Poly(1,3-trimethylene carbonate), poly(TMC), has often been regarded as a rubbery polymer that cannot be applied in the biomedical field due to its poor dimensional stability, tackiness and inadequate mechanical properties. In this study we show that high molecular weight, amorphous poly(TMC) is very flexible, tough and has excellent ultimate mechanical properties. A number average molecular weight of 100,000 was determined to be a critical value below which the polymer has negligible mechanical properties and poor dimensional stability. This corresponds to a molecular weight that is 40 times higher than the molecular weight between entanglements. The dependency of the mechanical properties levels off at values above 200,000. This very high molecular weight poly(TMC) shows good recovery after mechanical deformation, considering that the only resistance to chain flow is due to chain entanglement. Poly(TMC) cross-linked upon gamma-irradiation, resulting in the formation of an insoluble network. The degree of cross-linking increases with the radiation dose. The final mechanical properties of the high molecular weight poly(TMC) rubbers improve upon irradiation. Especially, the creep resistance increased, while the Young's modulus and tensile strength were not significantly affected. These biodegradable cross-linked rubbers may find wide application in soft tissue engineering where tough and elastomeric scaffolds are desirable.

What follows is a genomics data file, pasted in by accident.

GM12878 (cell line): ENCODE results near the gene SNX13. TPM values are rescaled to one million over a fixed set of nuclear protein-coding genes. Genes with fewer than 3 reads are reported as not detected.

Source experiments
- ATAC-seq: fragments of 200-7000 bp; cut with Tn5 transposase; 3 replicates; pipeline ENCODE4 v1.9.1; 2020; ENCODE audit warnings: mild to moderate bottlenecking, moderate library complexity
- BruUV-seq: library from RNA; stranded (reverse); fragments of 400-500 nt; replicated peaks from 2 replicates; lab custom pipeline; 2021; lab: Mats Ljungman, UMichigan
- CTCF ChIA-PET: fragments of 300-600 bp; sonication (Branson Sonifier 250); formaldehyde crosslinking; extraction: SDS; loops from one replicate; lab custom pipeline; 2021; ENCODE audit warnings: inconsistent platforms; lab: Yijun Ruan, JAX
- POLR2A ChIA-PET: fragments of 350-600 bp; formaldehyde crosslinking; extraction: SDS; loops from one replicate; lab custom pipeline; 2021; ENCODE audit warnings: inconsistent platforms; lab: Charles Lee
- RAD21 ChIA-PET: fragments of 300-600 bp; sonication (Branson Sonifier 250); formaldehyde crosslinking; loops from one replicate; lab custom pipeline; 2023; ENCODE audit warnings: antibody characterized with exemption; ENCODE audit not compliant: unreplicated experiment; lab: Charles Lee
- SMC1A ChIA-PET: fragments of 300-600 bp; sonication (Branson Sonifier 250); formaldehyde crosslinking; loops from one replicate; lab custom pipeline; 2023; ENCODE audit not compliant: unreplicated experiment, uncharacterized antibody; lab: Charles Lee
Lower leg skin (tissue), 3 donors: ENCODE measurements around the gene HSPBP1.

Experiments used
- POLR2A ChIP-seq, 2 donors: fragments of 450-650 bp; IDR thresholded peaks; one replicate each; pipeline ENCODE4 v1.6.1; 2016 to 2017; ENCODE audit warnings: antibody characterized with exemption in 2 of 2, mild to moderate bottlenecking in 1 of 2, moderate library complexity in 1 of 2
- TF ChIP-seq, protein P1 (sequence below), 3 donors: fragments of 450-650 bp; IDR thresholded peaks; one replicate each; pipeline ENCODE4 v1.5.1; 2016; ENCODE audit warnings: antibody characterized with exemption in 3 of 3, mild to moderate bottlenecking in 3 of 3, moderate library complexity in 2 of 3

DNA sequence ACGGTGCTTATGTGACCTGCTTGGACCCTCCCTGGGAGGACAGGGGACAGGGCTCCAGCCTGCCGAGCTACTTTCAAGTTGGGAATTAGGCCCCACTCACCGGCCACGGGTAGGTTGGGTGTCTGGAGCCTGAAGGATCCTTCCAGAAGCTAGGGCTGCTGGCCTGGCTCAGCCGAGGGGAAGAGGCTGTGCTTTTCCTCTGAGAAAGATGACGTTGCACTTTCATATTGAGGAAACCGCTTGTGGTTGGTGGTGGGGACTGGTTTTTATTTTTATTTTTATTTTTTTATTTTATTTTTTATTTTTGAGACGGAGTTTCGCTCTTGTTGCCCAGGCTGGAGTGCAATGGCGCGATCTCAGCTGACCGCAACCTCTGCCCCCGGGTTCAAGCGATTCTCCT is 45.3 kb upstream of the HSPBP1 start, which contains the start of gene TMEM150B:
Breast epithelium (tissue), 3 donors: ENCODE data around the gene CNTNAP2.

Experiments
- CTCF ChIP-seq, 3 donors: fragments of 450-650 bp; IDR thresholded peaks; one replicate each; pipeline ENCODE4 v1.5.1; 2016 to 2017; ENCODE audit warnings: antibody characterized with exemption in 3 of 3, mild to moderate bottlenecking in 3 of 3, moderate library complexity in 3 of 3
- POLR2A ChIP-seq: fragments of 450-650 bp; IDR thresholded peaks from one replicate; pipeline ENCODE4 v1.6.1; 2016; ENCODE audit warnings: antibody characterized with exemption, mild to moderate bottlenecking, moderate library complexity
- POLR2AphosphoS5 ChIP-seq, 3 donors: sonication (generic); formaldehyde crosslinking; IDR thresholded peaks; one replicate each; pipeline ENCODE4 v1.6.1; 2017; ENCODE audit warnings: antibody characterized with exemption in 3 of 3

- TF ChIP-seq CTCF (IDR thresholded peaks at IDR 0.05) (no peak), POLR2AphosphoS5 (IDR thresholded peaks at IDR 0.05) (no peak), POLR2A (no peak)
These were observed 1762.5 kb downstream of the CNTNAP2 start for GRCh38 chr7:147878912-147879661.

- Gamma iradiation